When my youngest son was about ten months old my safe-house was raided by reality. One day he was my sweet, mama’s boy who wouldn’t let me put him down to pee, quieted at the sound of my voice, and cried when I left the room. We’d been attached figuratively by the hip and literally by the boob all day, every day, since the moment he was born. He was more of an appendage than a separate human being.
Then one day, he decided he was done with all that. He wanted Daddy. He only wanted Daddy, and he was NOT shy about making that clear. If my husband was in the room, he wouldn’t let me hold him. He’d cry for Daddy. If my husband left the room, my son would wail for half an hour before finally agreeing to let me play ball with him. Even grandma fared better than I did when she came over. Over night, I had been demoted from the most important and beloved person in his life to something below an occasional houseguest, but above psychotic serial killer or evil clown. I hope.
My sweet baby had done the unthinkable: he’d abandoned me.
Of course, I know that these phases of preferring one parent over another are completely normal for children. I know that he isn’t really abandoning me or trying to hurt my feelings out of malice or spite. He is a baby. He wants what he wants and doesn’t feel the need or desire to explain himself to the likes of me. That is his prerogative.
But I can’t help but feel the old wounds from my childhood being torn anew after finally starting to heal. My heart lurches every time he reaches away from me for Daddy to hold him, and I choke back the tears while my mind races to figure out exactly what I’ve done to disappoint him.
The lonely, confused little girl inside of me is desperate to fix whatever mistake caused her to feel that familiar anguish of rejection. I want to cry out to him in pain and frustration, willing him to give me some clue as to what I’ve done to deserve such treatment. Of course, he’s one-year-old and can’t even understand the difference between food and rocks. I’m probably barking up the wrong tree there.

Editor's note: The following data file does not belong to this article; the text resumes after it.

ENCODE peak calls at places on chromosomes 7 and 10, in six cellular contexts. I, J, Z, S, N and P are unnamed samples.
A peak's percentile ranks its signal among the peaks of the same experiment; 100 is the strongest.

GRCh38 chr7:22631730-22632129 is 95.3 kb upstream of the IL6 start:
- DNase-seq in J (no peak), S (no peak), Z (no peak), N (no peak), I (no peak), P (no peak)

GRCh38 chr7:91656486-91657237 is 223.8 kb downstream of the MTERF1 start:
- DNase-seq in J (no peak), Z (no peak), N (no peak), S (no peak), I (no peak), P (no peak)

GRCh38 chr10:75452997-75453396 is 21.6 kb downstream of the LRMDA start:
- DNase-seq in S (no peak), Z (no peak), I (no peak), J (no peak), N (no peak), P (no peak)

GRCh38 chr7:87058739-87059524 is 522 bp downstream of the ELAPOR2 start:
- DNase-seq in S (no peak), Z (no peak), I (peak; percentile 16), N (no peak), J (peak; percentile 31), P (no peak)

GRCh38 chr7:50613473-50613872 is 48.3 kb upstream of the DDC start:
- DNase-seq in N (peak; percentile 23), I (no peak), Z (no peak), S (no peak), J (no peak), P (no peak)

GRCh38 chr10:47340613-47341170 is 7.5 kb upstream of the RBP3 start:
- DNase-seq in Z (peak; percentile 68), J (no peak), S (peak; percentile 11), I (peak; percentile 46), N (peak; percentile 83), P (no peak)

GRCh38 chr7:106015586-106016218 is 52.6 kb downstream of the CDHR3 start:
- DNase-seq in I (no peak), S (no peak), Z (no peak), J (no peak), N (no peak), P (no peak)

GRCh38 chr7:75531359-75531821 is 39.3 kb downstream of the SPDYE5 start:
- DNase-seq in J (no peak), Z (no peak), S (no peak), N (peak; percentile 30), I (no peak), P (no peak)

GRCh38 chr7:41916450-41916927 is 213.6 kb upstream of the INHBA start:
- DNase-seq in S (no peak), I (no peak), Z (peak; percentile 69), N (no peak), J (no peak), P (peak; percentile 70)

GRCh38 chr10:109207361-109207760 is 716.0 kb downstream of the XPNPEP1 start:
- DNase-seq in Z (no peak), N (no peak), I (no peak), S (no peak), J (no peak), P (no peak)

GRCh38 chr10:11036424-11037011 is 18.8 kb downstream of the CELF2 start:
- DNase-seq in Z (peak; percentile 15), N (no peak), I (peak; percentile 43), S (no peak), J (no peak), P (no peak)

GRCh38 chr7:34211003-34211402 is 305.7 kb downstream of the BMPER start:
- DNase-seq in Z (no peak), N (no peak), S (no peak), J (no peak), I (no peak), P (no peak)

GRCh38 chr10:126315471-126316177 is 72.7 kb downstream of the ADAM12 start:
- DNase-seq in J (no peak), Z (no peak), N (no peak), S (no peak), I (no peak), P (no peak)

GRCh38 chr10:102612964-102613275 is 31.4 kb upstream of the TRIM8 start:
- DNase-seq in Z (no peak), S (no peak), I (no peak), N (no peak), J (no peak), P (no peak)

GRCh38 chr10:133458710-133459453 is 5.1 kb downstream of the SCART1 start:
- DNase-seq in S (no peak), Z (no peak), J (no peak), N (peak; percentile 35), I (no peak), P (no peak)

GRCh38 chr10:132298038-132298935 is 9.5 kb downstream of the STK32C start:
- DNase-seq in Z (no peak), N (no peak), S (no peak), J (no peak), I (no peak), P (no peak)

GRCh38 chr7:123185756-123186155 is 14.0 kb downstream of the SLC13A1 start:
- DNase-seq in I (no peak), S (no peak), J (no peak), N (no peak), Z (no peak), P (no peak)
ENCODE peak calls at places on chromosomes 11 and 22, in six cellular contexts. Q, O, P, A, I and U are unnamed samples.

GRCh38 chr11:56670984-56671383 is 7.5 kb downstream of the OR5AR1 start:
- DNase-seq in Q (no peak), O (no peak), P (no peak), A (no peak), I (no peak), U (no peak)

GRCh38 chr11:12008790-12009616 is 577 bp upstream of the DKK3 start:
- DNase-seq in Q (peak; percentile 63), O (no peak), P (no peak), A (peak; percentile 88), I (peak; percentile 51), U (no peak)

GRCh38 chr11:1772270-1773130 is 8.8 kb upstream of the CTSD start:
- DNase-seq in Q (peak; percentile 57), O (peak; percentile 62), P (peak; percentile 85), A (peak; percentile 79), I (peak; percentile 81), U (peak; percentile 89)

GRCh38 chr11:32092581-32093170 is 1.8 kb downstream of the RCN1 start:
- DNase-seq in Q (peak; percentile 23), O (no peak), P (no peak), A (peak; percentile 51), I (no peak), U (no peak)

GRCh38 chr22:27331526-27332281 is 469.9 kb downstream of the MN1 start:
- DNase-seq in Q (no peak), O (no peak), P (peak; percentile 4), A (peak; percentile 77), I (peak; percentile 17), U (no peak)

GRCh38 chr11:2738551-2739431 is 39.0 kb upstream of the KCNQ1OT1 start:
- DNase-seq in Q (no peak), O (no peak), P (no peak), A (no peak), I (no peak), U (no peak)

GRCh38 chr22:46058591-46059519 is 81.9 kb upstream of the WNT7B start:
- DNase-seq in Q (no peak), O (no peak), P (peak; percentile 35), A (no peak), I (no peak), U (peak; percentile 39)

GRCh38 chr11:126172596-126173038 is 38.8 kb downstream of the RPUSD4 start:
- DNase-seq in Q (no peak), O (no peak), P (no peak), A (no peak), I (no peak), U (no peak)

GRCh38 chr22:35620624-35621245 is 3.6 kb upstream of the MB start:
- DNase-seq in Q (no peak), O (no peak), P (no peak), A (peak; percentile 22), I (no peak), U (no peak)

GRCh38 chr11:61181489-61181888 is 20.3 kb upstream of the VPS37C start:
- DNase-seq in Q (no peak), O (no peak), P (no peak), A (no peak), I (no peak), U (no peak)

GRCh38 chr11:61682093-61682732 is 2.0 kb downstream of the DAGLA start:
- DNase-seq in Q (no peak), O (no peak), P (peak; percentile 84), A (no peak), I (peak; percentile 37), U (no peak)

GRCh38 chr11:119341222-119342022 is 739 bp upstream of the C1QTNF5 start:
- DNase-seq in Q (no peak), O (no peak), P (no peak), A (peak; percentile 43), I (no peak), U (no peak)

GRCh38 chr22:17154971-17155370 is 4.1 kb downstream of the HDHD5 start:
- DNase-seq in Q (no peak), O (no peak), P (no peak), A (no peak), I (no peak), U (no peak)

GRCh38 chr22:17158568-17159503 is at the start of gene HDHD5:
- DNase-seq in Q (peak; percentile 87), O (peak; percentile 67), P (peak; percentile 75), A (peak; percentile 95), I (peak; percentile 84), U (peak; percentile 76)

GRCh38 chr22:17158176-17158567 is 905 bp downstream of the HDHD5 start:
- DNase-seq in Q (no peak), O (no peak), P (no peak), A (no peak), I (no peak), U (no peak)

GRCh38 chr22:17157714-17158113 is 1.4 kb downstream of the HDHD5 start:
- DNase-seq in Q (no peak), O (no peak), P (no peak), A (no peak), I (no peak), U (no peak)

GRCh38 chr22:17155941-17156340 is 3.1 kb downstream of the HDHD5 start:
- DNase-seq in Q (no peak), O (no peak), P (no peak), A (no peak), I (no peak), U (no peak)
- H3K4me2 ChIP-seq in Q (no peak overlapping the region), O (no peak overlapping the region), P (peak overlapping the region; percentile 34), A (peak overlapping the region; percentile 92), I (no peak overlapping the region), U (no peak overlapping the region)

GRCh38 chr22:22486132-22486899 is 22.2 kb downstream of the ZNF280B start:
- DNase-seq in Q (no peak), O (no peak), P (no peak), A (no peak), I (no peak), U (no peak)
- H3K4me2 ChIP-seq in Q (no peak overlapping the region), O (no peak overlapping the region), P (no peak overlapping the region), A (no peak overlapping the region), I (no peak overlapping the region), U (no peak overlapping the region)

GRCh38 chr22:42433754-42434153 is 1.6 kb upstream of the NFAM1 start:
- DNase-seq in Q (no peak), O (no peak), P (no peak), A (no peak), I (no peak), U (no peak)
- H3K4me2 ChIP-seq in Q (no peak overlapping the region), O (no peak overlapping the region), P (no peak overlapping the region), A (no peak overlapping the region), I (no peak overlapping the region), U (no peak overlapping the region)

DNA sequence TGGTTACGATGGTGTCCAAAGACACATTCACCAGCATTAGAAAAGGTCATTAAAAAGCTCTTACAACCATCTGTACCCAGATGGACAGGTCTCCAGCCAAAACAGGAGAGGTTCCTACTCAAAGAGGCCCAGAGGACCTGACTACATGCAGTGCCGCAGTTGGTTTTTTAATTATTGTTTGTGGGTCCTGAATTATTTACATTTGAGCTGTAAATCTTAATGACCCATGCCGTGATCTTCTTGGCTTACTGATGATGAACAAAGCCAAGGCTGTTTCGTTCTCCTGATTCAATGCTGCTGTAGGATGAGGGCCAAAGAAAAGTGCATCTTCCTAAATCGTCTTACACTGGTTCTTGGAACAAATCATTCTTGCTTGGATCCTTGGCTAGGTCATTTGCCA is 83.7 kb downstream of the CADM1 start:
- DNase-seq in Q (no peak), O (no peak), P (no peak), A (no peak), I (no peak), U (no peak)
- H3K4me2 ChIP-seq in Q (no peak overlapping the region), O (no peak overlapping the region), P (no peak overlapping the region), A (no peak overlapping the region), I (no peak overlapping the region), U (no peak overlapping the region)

More importantly, it’s not his responsibility to heal my wounds. As an adult, I’ve looked back on my childhood from many different perspectives: a person, a mom, and as a psychologist. I’ve long since accepted that my father must have had very deep wounds that he was desperately trying to heal in his own way. He needed me to fight for his love and attention. He needed me to apologize for everything he felt, whether it was my fault or not. He needed me to heal him, and in doing so he broke a part of me that will never be completely fixed.
I refuse to let my baggage fall on top of my children. They are too young and too innocent to shoulder the weight of my pain. So, I am putting my past out there for the world to scrutinize in an attempt to shelter my children. When my son cries for Daddy instead of me, I will smile and give him a kiss before handing him off. I will tell him I love him no matter what, and I will mean it. When he is ready to come back to me I will welcome him with open arms and without resentment. I will love him unconditionally and unwaveringly.
I will not ask him to heal my broken heart, but will instead find peace by giving him the gift my father couldn’t give me: security.